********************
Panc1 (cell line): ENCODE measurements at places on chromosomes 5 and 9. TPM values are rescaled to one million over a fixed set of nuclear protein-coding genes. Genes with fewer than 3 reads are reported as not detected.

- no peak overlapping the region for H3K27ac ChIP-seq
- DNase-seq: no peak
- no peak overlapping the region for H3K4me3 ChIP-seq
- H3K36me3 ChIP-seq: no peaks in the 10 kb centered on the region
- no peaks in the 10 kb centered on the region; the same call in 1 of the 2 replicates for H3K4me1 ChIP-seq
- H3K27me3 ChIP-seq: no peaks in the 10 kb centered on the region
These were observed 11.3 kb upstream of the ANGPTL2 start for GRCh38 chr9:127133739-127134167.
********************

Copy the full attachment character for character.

Panc1 (cell line): ENCODE measurements at places on chromosomes 5 and 9. TPM values are rescaled to one million over a fixed set of nuclear protein-coding genes. Genes with fewer than 3 reads are reported as not detected.

- no peak overlapping the region for H3K27ac ChIP-seq
- DNase-seq: no peak
- no peak overlapping the region for H3K4me3 ChIP-seq
- H3K36me3 ChIP-seq: no peaks in the 10 kb centered on the region
- no peaks in the 10 kb centered on the region; the same call in 1 of the 2 replicates for H3K4me1 ChIP-seq
- H3K27me3 ChIP-seq: no peaks in the 10 kb centered on the region
These were observed 11.3 kb upstream of the ANGPTL2 start for GRCh38 chr9:127133739-127134167.